Tiramisu and I go way back. I’d say back to the early 90’s.
For family parties, my mom used to prepare some incredible tiramisu. My aunts and uncles used to go crazy asking my dad if my mom was bringing tiramisu to their parties. She still makes it on occasion, I think, but it’s been a while since I’ve gone to a big family event.
I spent a bunch of years working on the craft of making tiramisu. As you probably know, I spent a number of years working in my father’s Italian specialty store. For a while, one of my weekly responsibilities was to make tiramisu for sale in the store. The challenge there is to make something outstanding that will result in a sale that will turn a profit. I learned how to make it great, and to make it great while keeping the cost low.
It’s been a couple of years since I last made tiramisu, so when I encountered a local marscapone cheese at Adventure in Food Trading, I thought it would be appropriate to revisit my tiramisu recipe and write a post about it; it’s something I’ve been alluding to for a long time, and you wouldn’t believe the overwhelming demand I’ve gotten from readers to post about it.
Vermont Creamery is located a few hours away from the capital region, but that’s more local that Italy. Don’t get me wrong. Italy makes some great marscapone cheeses. I’ve had much success with those cheeses in the past, but I’ve never actually found American produced marscapone cheese I’d try. Vermont Creamery makes some delicious Crème Fraîche, so I figured their marscapone would be just as good.
I was right. A quick taste revealed that it was creamy, buttery, and perfectly light in texture. The silkiness would result in a more smooth tiramisu.
Cassie actually offered to make homemade lady finger cookies to go into the tiramisu (I believe she adapted this recipe). This was pretty huge.
I had to taste one before going through the work of making the cream. The cookies were light and sweet. When you make them at home, they are much softer than the Italian lady fingers you buy in the store. Those are usually sugar coated and dried. They make great tiramisu, but they’re not freshly baked cookies.
Next, I had to work on espresso coffee. I take my espresso pretty seriously, but when you’re dealing with such a large recipe, you have to figure out ways to take short cuts. I have a beautiful 15 bar espresso maker and great espresso roast beans from Uncommon Grounds, but, pulling enough shots to accommodate the whole recipe would be tedious and taxing on the espresso maker. That’s why I resort to my Moka pot, which brews a mean cup of coffee. It doesn’t exactly yield espresso, but the product is similar in strength and body and works perfectly for tiramisu.
I brewed about 12 cups (three batches — remember espresso cups are small), and chilled it along with some sweet liqueur mixed into it.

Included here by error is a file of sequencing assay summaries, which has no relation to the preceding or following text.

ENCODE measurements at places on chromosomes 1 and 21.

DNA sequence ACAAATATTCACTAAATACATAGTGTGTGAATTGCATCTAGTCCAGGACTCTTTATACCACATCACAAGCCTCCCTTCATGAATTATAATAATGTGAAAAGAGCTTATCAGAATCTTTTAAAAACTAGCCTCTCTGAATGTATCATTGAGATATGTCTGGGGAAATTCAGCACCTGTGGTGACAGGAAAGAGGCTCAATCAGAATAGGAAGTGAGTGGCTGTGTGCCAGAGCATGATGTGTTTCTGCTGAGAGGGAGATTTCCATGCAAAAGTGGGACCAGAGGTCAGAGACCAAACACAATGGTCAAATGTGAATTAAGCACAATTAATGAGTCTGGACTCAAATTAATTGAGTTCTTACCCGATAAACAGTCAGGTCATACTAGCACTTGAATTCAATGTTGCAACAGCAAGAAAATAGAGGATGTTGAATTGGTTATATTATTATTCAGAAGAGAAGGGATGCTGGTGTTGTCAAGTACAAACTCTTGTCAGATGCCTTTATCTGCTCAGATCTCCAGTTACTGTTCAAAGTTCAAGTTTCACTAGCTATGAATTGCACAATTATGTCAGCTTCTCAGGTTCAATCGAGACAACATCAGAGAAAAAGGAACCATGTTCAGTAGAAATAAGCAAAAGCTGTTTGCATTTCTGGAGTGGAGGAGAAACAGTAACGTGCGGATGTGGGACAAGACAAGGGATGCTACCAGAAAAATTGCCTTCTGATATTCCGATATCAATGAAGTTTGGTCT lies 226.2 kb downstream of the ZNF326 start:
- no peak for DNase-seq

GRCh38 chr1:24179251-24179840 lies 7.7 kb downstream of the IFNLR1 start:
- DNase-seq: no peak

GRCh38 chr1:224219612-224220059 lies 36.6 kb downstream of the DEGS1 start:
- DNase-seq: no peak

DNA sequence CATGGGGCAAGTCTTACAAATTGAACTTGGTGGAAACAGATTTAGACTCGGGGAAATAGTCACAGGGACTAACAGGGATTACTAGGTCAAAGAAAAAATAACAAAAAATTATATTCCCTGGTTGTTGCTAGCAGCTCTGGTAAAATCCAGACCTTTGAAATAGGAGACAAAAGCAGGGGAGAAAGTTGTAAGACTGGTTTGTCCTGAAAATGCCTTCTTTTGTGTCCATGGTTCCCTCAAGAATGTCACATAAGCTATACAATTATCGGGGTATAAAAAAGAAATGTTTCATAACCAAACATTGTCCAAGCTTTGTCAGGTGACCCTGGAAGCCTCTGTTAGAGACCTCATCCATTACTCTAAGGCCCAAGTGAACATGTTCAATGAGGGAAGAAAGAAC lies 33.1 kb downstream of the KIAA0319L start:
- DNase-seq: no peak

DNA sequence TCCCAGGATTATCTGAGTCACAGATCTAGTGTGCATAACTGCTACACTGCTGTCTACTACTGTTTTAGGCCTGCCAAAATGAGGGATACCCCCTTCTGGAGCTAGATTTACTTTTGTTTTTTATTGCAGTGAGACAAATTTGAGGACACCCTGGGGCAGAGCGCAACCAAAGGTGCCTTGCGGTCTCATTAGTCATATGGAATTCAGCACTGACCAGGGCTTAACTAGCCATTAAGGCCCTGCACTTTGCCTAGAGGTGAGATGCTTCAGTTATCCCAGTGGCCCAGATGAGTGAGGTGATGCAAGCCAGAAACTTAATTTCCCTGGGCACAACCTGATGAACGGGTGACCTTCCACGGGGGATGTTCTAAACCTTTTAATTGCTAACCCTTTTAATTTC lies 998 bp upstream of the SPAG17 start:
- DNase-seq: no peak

After letting the cookies dry out for a day or so and letting the coffee chill, I started working on the cream, which, aside from baking cookies (which is optional) is the largest step in this whole process.
So here’s how you make it:
- Six large eggs
- 8 oz of Marscapone cheese (could use 250 g)
- Good espresso coffee (at least 12 oz)
- Sweet liquor (examples: Kahlua, Tia Maria, marsala wine)
- 1/2 cup of sugar
- Good dark chocolate bars
- Sweetened cocoa powder (I use hot cocoa mix)
- Lady Finger Cookies (As many as it takes – start with 8 oz, but buy more)
- Separate all six eggs into two separate bowls.
- Beat the yolks until they form a very pale mixture. (Should take at least 10 minutes using an electric mixer)
- Add the marscapone cheese to the yolks and mix for a few minutes.
- Add 1/4 cup of sugar to the yolk-marscapone mixture. Set aside in refrigerator
- Clean your mixer wisks and whip the egg whites to stiff peaks.
- Add remaining sugar to whipped egg whites. (Do not overwhip)
- Fold the egg white mixture into the yolk mixture in stages.
- Mix espresso and liquor in a shallow pan (approximately a 2:1 mixture – Coffee:Booze)
- Assemble your tiramisu into whatever pan you want. (I use a rectangular one.)
- Start with a thin layer of cream.
- Soak lady finger cookies in coffee mixture. (I barely graze them through on each side; they’re gonna soak up moisture from the cream)
- Lay the soaked cookies over the cream.
- Add a thin layer of cream and sprinkle lightly with cocoa powder.
- Layer more soaked cookies over top.
- Add more cream and sprinkle with cocoa powder.
- Continue until you’re out of cookies and cream.
- On the final layer, dust with cocoa powder and grate the chocolate bar over the top. Be very liberal with this; you want the top to become totally dry.
- Allow to sit for at least six hours.
- Cut and enjoy
That portion on the right was my test portion that we ate hours after assembly.
How does it look?